Meissen plate

Description
TITLE: Meissen plate
MAKER: Meissen Manufactory
PHYSICAL DESCRIPTION: ceramic, porcelain (overall material)
MEASUREMENTS: D. 8¾" 22.3cm
OBJECT NAME: Plate
PLACE MADE: Meissen, Saxony, Germany
DATE MADE: 1730
SUBJECT: Art
Domestic Furnishing
Industry and Manufacturing
CREDIT LINE: Hans C. Syz Collection
ID NUMBER: 63.246
COLLECTOR/ DONOR: 779
ACCESSION NUMBER:
(DATA SOURCE: National Museum of American History, Kenneth E. Behring Center)
MARKS: Crossed swords with curved guards and “K” in underglaze blue (painter’s mark).
PURCHASED FROM: William H. Lautz, New York, 1948.
This plate is from the Smithsonian’s Hans Syz Collection of Meissen Porcelain. Dr. Syz (1894-1991) began his collection in the early years of World War II, when he purchased eighteenth-century Meissen table wares from the Art Exchange run by the New York dealer Adolf Beckhardt (1889-1962). Dr. Syz, a Swiss immigrant to the United States, collected Meissen porcelain while engaged in a professional career in psychiatry and the research of human behavior. He believed that cultural artifacts have an important role to play in enhancing our awareness and understanding of human creativity and its communication among peoples. His collection grew to represent this conviction.
The invention of Meissen porcelain, declared over three hundred years ago early in 1709, was a collective achievement that represents an early modern precursor to industrial chemistry and materials science. The porcelains we see in our museum collections, made in the small town of Meissen in the German States, were the result of an intense period of empirical research. Generally associated with artistic achievement of a high order, Meissen porcelain was also a technological achievement in the development of inorganic, non-metallic materials.
The plate has a scalloped rim and is decorated in the Japanese Imari style with polychrome onglaze enamel chrysanthemums painted in the center on white, and framed by a bold lambrequin design with alternating panels of stylized flowers. Painted on the underside of the stand are flowers and prunus branches in underglaze blue and iron-red.
The plate is one of many decorated with variations on this pattern based on a Japanese model that is still in the porcelain collection of the Staatliche Kunstsammlungen in Dresden, but with a less ornate design in dark blue, iron-red, and gold. Meissen began production of a dinner service in about 1730, and one such was delivered to the palace of Wilanow, the royal residence in Warsaw, in 1732.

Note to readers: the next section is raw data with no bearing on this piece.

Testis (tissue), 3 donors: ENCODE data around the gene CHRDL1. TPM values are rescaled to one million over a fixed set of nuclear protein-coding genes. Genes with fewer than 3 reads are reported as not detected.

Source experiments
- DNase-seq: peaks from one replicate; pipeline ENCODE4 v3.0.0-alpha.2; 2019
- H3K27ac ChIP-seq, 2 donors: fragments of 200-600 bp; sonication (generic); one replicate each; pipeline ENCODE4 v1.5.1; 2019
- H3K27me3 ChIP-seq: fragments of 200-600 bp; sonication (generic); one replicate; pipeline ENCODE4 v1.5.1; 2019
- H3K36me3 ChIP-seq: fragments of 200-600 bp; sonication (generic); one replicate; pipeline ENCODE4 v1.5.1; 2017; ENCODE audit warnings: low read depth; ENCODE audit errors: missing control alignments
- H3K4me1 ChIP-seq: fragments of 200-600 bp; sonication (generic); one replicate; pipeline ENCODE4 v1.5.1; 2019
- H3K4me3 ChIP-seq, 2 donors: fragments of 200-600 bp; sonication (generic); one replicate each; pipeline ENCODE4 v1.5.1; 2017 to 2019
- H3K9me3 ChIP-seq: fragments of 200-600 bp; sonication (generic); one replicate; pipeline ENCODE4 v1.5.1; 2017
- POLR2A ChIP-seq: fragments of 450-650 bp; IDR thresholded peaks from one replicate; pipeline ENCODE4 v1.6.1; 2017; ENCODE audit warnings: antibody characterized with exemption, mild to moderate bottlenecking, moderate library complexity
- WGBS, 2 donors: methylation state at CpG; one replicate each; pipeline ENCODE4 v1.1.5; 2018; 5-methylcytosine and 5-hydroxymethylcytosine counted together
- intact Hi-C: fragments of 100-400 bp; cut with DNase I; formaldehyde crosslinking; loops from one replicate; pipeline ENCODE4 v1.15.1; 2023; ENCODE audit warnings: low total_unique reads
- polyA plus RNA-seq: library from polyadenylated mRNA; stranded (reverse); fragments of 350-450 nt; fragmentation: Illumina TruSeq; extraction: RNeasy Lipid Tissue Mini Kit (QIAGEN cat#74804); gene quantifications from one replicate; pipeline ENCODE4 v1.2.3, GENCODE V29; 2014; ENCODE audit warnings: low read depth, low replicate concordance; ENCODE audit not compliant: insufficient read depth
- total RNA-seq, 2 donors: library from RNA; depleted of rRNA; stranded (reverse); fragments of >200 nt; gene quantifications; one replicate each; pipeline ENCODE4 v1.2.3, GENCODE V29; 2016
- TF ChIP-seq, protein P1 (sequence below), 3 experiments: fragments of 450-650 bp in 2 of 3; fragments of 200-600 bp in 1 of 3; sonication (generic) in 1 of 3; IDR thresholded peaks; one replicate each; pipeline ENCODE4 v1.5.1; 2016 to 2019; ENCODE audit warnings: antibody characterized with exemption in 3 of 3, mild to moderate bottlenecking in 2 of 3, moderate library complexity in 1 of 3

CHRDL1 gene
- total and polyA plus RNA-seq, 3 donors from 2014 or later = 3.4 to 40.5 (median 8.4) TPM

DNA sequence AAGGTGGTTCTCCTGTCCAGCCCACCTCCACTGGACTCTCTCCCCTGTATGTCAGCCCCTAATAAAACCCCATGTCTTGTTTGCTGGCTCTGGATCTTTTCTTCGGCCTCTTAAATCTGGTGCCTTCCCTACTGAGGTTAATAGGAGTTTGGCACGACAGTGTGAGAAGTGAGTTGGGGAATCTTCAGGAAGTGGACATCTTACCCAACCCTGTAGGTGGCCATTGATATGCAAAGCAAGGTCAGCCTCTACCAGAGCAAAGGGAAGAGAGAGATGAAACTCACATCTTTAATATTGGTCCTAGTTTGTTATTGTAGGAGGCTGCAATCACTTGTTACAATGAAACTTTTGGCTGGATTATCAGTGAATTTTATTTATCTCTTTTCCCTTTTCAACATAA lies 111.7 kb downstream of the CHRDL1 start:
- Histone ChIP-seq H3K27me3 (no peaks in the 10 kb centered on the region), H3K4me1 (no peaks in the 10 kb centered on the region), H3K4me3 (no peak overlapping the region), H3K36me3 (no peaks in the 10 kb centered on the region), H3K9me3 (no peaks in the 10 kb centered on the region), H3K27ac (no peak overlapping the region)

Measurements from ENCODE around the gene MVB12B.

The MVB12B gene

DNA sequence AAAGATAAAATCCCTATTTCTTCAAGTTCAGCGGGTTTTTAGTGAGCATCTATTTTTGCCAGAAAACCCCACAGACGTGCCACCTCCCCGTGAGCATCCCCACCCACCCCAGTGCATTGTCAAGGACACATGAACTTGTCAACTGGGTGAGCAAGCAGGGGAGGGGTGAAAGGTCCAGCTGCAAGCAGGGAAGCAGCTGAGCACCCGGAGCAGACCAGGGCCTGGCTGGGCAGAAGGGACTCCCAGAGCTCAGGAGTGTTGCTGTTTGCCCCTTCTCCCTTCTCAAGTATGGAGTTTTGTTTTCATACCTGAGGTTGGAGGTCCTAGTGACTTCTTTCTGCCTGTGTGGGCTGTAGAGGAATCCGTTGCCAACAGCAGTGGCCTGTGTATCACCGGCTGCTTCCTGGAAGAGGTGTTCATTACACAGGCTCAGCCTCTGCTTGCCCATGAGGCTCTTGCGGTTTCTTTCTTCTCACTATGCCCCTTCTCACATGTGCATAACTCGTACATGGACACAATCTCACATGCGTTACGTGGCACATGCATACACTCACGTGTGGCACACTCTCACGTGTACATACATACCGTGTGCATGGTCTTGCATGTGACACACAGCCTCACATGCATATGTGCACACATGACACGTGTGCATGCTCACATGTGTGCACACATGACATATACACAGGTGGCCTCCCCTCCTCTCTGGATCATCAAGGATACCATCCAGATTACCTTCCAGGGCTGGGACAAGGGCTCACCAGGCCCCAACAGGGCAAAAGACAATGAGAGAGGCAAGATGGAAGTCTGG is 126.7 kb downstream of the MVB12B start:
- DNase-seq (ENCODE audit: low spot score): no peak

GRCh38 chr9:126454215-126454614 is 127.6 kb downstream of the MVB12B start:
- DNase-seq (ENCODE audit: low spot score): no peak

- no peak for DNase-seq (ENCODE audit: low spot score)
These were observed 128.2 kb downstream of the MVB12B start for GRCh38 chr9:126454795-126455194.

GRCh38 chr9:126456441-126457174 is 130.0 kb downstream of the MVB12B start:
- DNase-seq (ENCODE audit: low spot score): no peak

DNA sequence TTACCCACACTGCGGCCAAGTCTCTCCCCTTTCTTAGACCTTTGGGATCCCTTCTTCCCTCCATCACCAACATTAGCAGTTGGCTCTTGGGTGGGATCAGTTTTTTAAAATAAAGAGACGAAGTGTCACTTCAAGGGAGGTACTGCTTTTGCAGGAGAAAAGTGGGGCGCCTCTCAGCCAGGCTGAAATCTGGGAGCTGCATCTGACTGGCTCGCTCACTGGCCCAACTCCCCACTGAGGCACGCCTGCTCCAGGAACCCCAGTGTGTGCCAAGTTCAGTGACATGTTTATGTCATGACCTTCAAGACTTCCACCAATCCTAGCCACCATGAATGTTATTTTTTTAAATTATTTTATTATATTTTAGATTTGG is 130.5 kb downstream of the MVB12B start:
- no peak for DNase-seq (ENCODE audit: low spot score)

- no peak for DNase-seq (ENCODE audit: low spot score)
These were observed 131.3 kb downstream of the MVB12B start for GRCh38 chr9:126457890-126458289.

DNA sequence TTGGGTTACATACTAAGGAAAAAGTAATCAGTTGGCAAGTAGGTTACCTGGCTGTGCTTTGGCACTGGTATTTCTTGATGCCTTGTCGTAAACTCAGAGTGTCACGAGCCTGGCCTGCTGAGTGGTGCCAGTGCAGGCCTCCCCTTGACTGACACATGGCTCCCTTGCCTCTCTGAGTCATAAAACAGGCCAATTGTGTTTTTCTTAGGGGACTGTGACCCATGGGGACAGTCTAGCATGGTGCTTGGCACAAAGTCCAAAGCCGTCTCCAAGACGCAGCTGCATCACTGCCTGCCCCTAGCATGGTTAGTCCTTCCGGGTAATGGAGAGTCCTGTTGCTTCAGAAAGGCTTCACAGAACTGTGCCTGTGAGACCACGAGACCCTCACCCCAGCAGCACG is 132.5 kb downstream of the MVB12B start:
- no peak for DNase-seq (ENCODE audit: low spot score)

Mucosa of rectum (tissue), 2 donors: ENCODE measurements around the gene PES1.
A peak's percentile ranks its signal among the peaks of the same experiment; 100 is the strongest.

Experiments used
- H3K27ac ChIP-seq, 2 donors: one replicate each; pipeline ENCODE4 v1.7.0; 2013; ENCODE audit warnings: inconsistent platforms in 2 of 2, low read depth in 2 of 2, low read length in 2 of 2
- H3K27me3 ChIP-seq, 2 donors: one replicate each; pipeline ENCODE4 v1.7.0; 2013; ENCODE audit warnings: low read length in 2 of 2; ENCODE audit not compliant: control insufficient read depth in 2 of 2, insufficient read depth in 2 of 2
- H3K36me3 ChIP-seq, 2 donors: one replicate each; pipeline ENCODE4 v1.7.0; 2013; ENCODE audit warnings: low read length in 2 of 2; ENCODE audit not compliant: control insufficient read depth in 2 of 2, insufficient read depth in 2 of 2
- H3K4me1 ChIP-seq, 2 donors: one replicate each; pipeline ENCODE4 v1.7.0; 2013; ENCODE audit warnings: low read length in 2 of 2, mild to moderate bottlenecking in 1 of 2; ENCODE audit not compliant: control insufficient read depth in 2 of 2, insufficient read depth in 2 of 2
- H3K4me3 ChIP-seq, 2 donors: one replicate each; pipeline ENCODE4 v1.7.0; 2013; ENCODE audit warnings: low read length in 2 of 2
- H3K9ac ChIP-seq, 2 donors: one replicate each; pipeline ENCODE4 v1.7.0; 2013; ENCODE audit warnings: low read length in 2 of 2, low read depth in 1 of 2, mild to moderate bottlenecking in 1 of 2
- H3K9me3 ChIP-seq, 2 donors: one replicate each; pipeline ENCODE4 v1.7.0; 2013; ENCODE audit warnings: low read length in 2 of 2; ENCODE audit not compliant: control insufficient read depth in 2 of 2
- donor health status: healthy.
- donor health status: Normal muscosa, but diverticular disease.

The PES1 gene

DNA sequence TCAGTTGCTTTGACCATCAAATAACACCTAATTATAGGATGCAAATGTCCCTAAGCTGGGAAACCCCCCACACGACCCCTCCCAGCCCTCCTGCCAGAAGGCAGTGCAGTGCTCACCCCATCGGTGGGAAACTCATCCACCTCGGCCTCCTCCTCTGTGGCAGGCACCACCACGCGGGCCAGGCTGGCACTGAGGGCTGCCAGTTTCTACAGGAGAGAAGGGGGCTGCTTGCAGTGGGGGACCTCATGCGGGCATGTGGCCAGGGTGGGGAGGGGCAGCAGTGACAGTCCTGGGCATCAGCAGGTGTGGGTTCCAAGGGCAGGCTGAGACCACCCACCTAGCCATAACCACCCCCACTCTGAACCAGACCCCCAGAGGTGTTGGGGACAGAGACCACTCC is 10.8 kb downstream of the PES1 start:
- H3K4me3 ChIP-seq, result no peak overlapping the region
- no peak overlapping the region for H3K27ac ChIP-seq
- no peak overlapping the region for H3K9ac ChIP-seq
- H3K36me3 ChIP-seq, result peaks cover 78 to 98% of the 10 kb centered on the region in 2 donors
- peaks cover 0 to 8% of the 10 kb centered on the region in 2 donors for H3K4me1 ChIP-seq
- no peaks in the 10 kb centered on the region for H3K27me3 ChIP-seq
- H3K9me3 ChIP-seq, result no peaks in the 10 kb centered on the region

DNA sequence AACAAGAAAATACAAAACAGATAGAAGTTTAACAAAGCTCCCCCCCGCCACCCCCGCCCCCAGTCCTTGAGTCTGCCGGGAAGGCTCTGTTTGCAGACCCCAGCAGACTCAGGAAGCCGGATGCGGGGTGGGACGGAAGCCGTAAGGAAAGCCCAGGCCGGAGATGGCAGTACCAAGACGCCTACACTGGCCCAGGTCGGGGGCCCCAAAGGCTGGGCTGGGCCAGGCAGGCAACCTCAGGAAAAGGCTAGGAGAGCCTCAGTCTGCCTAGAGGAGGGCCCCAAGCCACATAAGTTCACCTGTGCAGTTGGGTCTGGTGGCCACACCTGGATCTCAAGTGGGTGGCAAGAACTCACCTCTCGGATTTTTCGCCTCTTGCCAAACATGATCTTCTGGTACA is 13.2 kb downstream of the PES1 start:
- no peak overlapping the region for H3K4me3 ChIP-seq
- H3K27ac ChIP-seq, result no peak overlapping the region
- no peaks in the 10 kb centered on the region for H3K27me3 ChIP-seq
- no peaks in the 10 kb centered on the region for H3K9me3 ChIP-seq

The so-called lambrequin pattern is a term used by Western scholars to describe the panels that are reminiscent of ornamental fringes on ceremonial textile canopies or baldechins, but here most likely a Meissen copy of Japanese imitations of Chinese porcelains decorated with panels of stylized lotus blossoms that the Chinese adopted from Indian, and especially Tibetan Buddhist iconography in paintings, statuary, and textiles.
Japanese Imari wares came from kilns near the town of Arita in the north-western region of Kyushu, Japan’s southernmost island, and were exported by the Dutch from their base on the island of Dejima through the port of Imari. Decorated in the enameling center of Arita, Imari wares are generally distinguished from those made in the Kakiemon style by the darker palette of enamel colors and densely patterned surfaces.
Original Japanese Imari collected by the European aristocracy was much admired for its opulent decorative style. When no longer imported to Europe imitations of the Imari style gained wider popularity later in the eighteenth century, most notably in the products of the English Worcester and Derby porcelain manufactories, and Royal Crown Derby continues to produce a derivative pattern called Traditional Imari today.
For a detailed account of the Imari style and its European imitators see Ayers, J., Impey, O., Mallet, J.V.G., 1990, Porcelain for Palaces: the fashion for Japan in Europe 1650-1750.See also Rotondo-McCord, L., 1997, Imari: Japanese Porcelain for European Palaces: The Freda and Ralph Lupin Collection; Takeshi Nagataki, 2003, Classic Japanese Porcelain: Imari and Kakiemon; Goro Shimura, 2008, The Story of Imari: the Symbols and Mysteries of antique Japanese Porcelain.
For more examples and details about the lambrequin pattern see Weber, J., 2013, Meissener Porzellane mit Dekoren nach ostasiatischen Vorbildern: Stiftung Ernst Schneider in Schloss Lustheim, Band II, S. 65-81, with a companion plate to this one from the collection of Hans Syz Katalog Nr. 60, S. 78-79.
On the impact of Chinese porcelain in a global context see Robert Finlay, 2010, The Pilgrim Art: Cultures of Porcelain in World History.
Jefferson Miller II, J., Rückert, R., Syz, H., 1979, Catalogue of the Hans Syz Collection, pp. 202-203.
Location
Currently not on view
date made
ca 1730
1730
maker
Meissen Manufactory
place made
Deutschland: Sachsen, Meissen
Physical Description
blue (overall color)
polychrome (overall surface decoration color name)
ceramic, porcelain, hard-paste (overall material)
imari (joint piece style)
Measurements
overall: 8 3/4 in; 22.225 cm
overall: 1 1/4 in x 8 3/4 in; 3.175 cm x 22.225 cm
ID Number
CE.63.246
catalog number
63.246
collector/donor number
779
accession number
250446
Credit Line
Dr. Hans Syz
subject
Manufacturing
See more items in
Home and Community Life: Ceramics and Glass
Domestic Furnishings
Art
The Hans C. Syz Collection
Meissen Porcelain: The Hans Syz Collection
Data Source
National Museum of American History, Kenneth E. Behring Center

Comments

Add a comment about this object